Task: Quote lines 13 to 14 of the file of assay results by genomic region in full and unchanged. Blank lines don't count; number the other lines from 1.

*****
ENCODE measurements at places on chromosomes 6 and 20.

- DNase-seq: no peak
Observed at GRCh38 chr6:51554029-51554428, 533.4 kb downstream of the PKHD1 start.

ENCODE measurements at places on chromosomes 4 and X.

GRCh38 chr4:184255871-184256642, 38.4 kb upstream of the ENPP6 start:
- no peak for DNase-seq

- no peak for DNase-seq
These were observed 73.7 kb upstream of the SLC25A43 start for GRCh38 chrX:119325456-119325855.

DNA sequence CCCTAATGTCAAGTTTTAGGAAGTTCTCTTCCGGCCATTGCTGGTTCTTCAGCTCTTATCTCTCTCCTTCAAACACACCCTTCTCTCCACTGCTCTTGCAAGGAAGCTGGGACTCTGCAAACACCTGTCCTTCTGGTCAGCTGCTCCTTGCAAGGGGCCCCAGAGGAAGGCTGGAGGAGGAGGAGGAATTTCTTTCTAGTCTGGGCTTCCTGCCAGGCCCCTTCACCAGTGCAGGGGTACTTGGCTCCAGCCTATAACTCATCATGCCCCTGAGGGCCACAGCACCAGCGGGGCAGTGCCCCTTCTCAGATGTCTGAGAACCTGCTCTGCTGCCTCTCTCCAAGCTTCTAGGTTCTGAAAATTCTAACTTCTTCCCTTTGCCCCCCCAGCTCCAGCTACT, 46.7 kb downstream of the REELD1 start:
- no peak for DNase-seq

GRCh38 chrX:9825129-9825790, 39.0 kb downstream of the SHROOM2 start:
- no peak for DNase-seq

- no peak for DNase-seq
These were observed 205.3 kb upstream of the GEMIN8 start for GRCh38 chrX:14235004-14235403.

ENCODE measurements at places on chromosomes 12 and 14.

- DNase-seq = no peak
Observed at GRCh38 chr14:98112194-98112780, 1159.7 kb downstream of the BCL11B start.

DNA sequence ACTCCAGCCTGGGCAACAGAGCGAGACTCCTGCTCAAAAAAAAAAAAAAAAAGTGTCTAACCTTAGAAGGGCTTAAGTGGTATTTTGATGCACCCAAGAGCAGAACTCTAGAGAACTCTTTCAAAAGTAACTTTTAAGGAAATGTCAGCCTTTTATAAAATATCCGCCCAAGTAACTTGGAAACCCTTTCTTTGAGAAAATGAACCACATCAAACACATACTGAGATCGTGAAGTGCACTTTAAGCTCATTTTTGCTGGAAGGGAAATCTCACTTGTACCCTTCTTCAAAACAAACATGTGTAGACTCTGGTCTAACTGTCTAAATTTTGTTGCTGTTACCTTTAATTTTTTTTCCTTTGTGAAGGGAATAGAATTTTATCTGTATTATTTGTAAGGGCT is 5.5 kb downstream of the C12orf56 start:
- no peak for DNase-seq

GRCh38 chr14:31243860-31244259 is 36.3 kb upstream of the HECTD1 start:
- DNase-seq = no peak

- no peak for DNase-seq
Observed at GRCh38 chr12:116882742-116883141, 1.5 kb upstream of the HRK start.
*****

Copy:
- no peak for DNase-seq
These were observed 205.3 kb upstream of the GEMIN8 start for GRCh38 chrX:14235004-14235403.